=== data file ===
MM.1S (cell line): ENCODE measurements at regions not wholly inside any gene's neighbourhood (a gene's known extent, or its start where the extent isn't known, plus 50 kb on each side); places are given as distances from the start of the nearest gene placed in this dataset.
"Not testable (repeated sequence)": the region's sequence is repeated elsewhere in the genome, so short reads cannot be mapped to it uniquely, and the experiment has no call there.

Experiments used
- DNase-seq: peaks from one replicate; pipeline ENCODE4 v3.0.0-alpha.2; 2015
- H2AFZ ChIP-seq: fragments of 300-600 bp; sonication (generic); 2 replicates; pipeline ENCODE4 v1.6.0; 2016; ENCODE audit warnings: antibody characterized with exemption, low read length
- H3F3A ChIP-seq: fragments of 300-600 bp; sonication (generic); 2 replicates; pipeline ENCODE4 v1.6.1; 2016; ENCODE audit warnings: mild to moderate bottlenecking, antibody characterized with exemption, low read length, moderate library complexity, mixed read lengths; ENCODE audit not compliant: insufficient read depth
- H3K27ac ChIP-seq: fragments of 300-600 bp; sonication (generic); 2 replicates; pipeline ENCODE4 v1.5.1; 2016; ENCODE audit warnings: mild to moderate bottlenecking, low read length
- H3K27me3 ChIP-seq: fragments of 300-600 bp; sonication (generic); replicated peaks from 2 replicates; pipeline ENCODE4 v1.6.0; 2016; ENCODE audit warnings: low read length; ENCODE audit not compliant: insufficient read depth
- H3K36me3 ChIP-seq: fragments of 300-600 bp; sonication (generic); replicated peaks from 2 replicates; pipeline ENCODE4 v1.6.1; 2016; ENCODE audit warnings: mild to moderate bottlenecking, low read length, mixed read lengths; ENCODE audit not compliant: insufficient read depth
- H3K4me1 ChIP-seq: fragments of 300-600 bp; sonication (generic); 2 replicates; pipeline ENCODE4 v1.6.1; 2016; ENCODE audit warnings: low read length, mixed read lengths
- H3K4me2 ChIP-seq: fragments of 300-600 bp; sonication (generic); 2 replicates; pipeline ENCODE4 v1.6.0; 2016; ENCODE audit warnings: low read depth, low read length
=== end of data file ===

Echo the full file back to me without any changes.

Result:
MM.1S (cell line): ENCODE measurements at regions not wholly inside any gene's neighbourhood (a gene's known extent, or its start where the extent isn't known, plus 50 kb on each side); places are given as distances from the start of the nearest gene placed in this dataset.
"Not testable (repeated sequence)": the region's sequence is repeated elsewhere in the genome, so short reads cannot be mapped to it uniquely, and the experiment has no call there.

Experiments used
- DNase-seq: peaks from one replicate; pipeline ENCODE4 v3.0.0-alpha.2; 2015
- H2AFZ ChIP-seq: fragments of 300-600 bp; sonication (generic); 2 replicates; pipeline ENCODE4 v1.6.0; 2016; ENCODE audit warnings: antibody characterized with exemption, low read length
- H3F3A ChIP-seq: fragments of 300-600 bp; sonication (generic); 2 replicates; pipeline ENCODE4 v1.6.1; 2016; ENCODE audit warnings: mild to moderate bottlenecking, antibody characterized with exemption, low read length, moderate library complexity, mixed read lengths; ENCODE audit not compliant: insufficient read depth
- H3K27ac ChIP-seq: fragments of 300-600 bp; sonication (generic); 2 replicates; pipeline ENCODE4 v1.5.1; 2016; ENCODE audit warnings: mild to moderate bottlenecking, low read length
- H3K27me3 ChIP-seq: fragments of 300-600 bp; sonication (generic); replicated peaks from 2 replicates; pipeline ENCODE4 v1.6.0; 2016; ENCODE audit warnings: low read length; ENCODE audit not compliant: insufficient read depth
- H3K36me3 ChIP-seq: fragments of 300-600 bp; sonication (generic); replicated peaks from 2 replicates; pipeline ENCODE4 v1.6.1; 2016; ENCODE audit warnings: mild to moderate bottlenecking, low read length, mixed read lengths; ENCODE audit not compliant: insufficient read depth
- H3K4me1 ChIP-seq: fragments of 300-600 bp; sonication (generic); 2 replicates; pipeline ENCODE4 v1.6.1; 2016; ENCODE audit warnings: low read length, mixed read lengths
- H3K4me2 ChIP-seq: fragments of 300-600 bp; sonication (generic); 2 replicates; pipeline ENCODE4 v1.6.0; 2016; ENCODE audit warnings: low read depth, low read length